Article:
Global Trends and Middle Class Pressure
Imagine you can buy your groceries at your local grocery store called “Pricey” and at another place that is further away on the other side of the city called “Cheapish.” You have been going to your local Pricey store because, on average, the stuff you buy there has been better quality and because it is more trouble to go to the lower-price place, as it is more distance and a hassle.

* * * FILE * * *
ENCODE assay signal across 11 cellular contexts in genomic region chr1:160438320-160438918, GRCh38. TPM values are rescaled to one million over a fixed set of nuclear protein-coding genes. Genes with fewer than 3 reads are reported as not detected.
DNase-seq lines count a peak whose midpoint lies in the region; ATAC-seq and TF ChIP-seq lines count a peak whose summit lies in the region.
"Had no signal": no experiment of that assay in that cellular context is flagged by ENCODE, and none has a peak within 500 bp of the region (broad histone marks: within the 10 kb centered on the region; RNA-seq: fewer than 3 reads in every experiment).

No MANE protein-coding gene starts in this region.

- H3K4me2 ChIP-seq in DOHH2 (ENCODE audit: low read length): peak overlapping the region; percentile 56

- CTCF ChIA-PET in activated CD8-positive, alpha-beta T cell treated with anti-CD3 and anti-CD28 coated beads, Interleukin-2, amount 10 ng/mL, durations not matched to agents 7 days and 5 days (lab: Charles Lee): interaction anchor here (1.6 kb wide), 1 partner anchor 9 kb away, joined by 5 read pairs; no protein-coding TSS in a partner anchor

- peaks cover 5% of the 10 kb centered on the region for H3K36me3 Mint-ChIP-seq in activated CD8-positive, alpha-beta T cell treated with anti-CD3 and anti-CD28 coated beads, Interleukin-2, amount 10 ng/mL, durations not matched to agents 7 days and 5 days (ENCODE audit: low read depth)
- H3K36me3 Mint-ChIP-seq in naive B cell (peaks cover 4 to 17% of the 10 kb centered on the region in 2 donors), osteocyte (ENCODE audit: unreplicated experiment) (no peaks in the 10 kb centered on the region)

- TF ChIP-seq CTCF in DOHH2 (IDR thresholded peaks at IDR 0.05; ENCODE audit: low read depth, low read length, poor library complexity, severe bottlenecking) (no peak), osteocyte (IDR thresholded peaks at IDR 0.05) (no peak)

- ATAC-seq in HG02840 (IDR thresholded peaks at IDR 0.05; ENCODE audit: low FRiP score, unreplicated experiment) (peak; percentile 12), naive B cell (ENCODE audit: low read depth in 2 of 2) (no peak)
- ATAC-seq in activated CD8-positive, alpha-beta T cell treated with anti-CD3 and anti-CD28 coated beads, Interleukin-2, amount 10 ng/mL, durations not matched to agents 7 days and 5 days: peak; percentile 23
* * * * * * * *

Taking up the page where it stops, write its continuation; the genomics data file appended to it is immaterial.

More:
You are also simply in the habit of going to the local high-price place. You know the people, you know how it works, you find yourself around easily, and it is generally quite practical. Besides, Cheapish is not stable and is not reliable, not as well organized, and even had riots and crime around the parking lot a few times. This is global production and labor between 1950 and 1990: industrialized countries had an edge.